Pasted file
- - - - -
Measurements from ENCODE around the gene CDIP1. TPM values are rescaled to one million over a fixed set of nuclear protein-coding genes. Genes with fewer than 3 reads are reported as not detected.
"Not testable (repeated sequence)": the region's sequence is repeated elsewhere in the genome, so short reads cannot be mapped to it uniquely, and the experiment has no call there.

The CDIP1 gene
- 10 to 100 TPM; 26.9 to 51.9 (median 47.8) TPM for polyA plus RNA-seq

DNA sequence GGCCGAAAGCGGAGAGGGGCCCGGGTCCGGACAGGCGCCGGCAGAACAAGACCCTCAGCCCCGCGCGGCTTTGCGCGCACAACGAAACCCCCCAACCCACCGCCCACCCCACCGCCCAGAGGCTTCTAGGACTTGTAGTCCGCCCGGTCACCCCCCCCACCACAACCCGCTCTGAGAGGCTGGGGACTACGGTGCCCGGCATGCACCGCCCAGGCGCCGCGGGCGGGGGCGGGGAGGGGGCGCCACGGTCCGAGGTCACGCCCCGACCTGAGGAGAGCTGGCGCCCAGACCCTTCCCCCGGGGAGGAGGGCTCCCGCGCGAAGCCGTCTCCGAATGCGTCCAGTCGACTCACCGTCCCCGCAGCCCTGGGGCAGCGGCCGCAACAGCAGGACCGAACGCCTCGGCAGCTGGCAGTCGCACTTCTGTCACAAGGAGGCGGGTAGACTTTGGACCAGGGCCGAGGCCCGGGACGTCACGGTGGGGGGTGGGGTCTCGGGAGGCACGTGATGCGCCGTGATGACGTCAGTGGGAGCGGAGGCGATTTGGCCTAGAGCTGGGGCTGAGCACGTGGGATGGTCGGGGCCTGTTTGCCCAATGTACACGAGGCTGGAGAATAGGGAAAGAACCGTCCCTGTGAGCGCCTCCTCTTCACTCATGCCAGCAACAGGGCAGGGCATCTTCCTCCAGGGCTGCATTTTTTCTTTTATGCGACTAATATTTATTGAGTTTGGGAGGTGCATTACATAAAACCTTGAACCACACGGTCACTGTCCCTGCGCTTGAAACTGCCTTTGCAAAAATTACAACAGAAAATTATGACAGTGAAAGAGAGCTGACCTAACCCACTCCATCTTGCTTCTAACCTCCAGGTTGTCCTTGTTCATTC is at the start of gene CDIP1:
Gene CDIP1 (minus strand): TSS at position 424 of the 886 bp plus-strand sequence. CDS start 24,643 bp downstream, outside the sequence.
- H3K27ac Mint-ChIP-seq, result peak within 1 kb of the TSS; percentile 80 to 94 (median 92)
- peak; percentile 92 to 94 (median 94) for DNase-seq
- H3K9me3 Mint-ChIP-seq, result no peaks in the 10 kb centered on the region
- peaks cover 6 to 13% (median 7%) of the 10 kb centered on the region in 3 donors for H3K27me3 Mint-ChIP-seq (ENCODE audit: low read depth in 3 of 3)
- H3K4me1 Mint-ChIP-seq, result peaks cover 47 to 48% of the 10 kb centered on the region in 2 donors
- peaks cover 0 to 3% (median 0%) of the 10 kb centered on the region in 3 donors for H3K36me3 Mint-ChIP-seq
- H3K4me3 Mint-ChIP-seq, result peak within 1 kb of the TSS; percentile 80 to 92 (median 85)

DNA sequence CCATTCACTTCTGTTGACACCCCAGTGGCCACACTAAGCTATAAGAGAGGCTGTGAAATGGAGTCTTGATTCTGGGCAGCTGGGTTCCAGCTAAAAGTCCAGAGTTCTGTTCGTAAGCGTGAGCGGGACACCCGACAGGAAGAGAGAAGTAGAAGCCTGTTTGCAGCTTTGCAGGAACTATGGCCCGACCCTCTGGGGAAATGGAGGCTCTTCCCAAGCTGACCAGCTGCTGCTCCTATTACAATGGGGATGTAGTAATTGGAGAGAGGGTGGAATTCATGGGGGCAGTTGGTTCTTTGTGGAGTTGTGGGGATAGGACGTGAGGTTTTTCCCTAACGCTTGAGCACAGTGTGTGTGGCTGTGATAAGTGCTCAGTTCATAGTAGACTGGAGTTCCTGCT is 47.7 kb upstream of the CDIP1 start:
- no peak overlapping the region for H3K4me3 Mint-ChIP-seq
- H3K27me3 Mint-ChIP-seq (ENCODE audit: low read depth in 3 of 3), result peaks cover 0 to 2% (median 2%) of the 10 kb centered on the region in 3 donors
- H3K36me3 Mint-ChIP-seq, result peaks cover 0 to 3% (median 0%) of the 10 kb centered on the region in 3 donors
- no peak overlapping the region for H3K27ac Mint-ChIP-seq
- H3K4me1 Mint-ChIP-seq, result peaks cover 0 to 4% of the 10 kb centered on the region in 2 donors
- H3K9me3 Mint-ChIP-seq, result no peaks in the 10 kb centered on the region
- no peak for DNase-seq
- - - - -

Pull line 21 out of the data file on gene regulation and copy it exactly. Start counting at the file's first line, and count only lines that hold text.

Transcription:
- no peak for DNase-seq